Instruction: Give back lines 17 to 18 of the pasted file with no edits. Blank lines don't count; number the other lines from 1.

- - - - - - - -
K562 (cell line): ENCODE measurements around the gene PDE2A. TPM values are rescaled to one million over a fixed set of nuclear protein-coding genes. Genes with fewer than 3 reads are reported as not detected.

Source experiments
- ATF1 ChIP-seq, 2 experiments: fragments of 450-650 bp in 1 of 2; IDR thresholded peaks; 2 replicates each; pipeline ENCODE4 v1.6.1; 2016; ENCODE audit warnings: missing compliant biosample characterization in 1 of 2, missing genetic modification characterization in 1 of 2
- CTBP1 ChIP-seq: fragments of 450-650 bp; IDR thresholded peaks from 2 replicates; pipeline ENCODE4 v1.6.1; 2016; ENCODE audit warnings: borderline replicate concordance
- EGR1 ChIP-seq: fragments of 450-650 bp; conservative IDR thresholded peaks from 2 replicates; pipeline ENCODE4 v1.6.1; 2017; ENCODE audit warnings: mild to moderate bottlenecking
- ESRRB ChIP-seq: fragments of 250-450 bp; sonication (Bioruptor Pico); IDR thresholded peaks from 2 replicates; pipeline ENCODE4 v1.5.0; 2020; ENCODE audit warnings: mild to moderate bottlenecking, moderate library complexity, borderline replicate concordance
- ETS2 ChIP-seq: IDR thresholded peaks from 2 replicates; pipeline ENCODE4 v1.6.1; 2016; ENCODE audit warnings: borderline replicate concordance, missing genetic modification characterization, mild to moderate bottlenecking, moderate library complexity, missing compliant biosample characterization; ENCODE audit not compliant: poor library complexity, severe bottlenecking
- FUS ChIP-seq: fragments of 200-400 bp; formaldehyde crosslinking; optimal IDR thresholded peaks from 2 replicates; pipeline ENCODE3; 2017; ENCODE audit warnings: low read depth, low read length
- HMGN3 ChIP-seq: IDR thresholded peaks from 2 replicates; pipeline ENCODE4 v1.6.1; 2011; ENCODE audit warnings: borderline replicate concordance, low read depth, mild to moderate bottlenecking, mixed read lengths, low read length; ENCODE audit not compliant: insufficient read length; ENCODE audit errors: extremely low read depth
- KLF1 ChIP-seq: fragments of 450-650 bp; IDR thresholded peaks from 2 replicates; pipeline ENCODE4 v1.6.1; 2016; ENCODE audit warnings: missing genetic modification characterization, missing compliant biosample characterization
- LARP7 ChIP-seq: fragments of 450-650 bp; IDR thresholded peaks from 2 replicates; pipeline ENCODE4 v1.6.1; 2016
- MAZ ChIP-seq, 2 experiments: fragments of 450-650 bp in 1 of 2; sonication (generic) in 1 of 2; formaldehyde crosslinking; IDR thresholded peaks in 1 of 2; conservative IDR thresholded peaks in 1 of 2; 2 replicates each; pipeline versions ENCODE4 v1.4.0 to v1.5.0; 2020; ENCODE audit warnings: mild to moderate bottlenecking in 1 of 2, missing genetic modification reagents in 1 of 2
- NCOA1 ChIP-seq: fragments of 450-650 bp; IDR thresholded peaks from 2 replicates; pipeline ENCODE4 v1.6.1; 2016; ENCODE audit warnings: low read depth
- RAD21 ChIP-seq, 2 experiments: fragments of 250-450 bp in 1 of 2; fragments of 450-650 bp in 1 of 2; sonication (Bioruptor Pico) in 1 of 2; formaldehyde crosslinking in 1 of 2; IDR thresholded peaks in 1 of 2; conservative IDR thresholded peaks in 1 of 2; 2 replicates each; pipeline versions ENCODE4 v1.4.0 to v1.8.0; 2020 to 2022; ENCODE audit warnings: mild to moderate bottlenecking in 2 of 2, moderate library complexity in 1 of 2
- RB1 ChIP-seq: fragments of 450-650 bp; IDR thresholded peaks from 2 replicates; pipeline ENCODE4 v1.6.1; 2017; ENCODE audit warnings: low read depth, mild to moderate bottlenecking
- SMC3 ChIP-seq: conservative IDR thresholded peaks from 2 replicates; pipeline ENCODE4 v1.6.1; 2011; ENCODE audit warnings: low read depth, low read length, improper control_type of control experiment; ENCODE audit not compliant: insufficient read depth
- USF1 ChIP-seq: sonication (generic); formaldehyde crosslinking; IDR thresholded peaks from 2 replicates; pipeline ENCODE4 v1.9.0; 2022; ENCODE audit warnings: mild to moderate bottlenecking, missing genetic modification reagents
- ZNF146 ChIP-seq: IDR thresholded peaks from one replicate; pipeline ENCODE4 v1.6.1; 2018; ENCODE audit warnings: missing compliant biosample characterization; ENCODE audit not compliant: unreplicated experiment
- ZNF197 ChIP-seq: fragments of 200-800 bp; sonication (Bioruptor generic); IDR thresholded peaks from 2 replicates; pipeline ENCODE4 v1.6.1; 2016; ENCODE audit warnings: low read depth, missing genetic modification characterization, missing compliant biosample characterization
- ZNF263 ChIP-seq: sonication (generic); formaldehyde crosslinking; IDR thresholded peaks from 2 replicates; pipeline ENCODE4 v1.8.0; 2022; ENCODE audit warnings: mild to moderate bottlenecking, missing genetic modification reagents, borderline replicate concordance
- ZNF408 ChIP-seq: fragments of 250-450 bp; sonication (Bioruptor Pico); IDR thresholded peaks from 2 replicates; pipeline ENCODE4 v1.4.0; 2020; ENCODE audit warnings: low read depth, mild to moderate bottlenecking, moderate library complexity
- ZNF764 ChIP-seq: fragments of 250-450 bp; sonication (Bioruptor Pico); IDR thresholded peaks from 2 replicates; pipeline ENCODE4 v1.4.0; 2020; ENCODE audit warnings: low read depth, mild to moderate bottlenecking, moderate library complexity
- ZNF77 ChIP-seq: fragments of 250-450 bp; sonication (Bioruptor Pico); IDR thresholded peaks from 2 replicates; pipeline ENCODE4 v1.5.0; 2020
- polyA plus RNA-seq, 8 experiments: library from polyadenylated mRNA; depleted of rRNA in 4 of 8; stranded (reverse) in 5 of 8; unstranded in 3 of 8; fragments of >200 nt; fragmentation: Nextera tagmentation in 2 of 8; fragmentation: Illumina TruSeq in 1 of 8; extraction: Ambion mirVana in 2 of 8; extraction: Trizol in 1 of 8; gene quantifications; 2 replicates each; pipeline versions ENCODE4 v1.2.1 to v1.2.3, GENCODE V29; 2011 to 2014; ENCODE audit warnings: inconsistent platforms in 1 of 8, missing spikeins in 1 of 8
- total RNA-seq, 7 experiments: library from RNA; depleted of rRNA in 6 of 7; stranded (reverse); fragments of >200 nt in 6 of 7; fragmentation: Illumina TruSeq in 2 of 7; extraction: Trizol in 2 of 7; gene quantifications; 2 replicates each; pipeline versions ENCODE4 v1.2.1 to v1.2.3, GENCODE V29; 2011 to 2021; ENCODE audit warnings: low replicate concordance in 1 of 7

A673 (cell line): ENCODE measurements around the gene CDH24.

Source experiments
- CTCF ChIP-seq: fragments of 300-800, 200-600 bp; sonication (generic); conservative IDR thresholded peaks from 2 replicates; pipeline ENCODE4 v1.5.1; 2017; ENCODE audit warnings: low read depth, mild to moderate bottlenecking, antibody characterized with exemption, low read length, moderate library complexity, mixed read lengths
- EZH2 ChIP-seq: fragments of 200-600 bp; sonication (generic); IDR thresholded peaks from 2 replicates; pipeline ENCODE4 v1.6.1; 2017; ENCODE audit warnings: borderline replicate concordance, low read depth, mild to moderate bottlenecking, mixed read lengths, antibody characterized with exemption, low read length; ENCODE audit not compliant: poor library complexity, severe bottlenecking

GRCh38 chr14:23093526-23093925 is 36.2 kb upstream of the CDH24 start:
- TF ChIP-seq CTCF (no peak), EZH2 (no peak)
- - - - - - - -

- USF1 ChIP-seq: sonication (generic); formaldehyde crosslinking; IDR thresholded peaks from 2 replicates; pipeline ENCODE4 v1.9.0; 2022; ENCODE audit warnings: mild to moderate bottlenecking, missing genetic modification reagents
- ZNF146 ChIP-seq: IDR thresholded peaks from one replicate; pipeline ENCODE4 v1.6.1; 2018; ENCODE audit warnings: missing compliant biosample characterization; ENCODE audit not compliant: unreplicated experiment